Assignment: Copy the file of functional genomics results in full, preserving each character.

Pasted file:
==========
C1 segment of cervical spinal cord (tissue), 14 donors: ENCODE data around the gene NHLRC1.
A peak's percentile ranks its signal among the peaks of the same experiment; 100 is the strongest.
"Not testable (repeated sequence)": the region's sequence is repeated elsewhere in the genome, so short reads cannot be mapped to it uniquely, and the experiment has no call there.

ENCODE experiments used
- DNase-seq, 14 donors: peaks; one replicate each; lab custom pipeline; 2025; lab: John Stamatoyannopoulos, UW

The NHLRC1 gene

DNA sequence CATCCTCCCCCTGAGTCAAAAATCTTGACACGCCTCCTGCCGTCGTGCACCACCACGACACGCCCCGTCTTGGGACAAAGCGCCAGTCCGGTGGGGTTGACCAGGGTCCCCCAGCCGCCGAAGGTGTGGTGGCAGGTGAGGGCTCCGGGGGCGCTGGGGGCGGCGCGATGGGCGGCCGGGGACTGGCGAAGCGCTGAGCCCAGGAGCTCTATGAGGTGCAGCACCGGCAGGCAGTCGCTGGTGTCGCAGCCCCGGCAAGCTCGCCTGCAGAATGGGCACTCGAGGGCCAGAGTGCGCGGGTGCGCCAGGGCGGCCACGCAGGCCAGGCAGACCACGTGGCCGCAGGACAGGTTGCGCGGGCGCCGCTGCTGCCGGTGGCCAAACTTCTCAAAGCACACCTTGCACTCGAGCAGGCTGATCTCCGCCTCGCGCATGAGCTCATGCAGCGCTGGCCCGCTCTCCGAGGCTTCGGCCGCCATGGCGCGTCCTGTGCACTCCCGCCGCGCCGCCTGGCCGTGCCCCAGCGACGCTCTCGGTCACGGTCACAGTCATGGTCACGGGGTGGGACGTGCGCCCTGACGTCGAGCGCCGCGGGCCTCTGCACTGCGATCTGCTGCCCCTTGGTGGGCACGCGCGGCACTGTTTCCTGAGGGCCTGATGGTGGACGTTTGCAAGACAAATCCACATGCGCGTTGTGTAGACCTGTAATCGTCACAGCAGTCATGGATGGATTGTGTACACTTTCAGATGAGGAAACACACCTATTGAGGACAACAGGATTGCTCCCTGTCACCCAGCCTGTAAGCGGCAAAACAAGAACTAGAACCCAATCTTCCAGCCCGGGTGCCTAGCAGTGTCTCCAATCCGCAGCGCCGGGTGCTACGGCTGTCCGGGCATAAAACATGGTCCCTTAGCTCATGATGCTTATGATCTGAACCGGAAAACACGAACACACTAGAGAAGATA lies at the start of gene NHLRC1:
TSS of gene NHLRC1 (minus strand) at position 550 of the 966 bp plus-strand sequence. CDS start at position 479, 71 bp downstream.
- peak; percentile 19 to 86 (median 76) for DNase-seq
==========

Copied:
C1 segment of cervical spinal cord (tissue), 14 donors: ENCODE data around the gene NHLRC1.
A peak's percentile ranks its signal among the peaks of the same experiment; 100 is the strongest.
"Not testable (repeated sequence)": the region's sequence is repeated elsewhere in the genome, so short reads cannot be mapped to it uniquely, and the experiment has no call there.

ENCODE experiments used
- DNase-seq, 14 donors: peaks; one replicate each; lab custom pipeline; 2025; lab: John Stamatoyannopoulos, UW

The NHLRC1 gene

DNA sequence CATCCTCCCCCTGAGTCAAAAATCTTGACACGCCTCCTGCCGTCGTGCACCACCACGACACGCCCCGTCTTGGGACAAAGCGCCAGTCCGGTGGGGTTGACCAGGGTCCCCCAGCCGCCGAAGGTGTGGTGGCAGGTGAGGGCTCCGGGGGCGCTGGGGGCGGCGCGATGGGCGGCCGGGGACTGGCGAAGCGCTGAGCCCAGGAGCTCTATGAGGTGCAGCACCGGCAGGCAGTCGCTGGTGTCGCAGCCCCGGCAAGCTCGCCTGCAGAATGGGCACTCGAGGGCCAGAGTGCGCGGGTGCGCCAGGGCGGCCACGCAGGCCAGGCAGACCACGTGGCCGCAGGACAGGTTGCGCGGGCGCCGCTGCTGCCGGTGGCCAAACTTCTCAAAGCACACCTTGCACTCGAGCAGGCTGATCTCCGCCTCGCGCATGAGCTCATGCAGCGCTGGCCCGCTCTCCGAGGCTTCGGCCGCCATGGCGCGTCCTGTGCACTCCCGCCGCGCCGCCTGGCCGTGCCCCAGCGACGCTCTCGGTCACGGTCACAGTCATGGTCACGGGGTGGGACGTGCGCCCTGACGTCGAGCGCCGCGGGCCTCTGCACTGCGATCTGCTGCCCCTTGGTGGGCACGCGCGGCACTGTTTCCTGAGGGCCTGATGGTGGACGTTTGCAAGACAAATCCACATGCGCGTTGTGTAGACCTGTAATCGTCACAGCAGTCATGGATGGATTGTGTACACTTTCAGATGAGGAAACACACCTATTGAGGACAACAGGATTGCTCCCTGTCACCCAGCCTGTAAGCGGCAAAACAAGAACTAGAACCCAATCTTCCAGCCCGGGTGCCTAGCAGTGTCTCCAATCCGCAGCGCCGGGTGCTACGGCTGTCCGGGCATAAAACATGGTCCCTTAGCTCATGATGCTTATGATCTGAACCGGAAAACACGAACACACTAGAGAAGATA lies at the start of gene NHLRC1:
TSS of gene NHLRC1 (minus strand) at position 550 of the 966 bp plus-strand sequence. CDS start at position 479, 71 bp downstream.
- peak; percentile 19 to 86 (median 76) for DNase-seq